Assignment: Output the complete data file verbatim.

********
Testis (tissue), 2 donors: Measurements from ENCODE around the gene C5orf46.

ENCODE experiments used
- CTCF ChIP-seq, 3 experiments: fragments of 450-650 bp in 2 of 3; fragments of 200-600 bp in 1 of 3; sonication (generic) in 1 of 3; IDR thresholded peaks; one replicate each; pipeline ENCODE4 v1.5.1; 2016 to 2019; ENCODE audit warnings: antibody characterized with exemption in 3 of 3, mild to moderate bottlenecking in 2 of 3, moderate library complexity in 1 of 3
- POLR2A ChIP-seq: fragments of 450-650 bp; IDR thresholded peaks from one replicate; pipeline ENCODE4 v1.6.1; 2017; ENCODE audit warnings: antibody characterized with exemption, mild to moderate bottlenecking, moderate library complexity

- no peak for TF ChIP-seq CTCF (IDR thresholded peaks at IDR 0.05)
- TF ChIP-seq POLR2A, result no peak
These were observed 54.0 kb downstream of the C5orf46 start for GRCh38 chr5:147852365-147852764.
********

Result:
Testis (tissue), 2 donors: Measurements from ENCODE around the gene C5orf46.

ENCODE experiments used
- CTCF ChIP-seq, 3 experiments: fragments of 450-650 bp in 2 of 3; fragments of 200-600 bp in 1 of 3; sonication (generic) in 1 of 3; IDR thresholded peaks; one replicate each; pipeline ENCODE4 v1.5.1; 2016 to 2019; ENCODE audit warnings: antibody characterized with exemption in 3 of 3, mild to moderate bottlenecking in 2 of 3, moderate library complexity in 1 of 3
- POLR2A ChIP-seq: fragments of 450-650 bp; IDR thresholded peaks from one replicate; pipeline ENCODE4 v1.6.1; 2017; ENCODE audit warnings: antibody characterized with exemption, mild to moderate bottlenecking, moderate library complexity

- no peak for TF ChIP-seq CTCF (IDR thresholded peaks at IDR 0.05)
- TF ChIP-seq POLR2A, result no peak
These were observed 54.0 kb downstream of the C5orf46 start for GRCh38 chr5:147852365-147852764.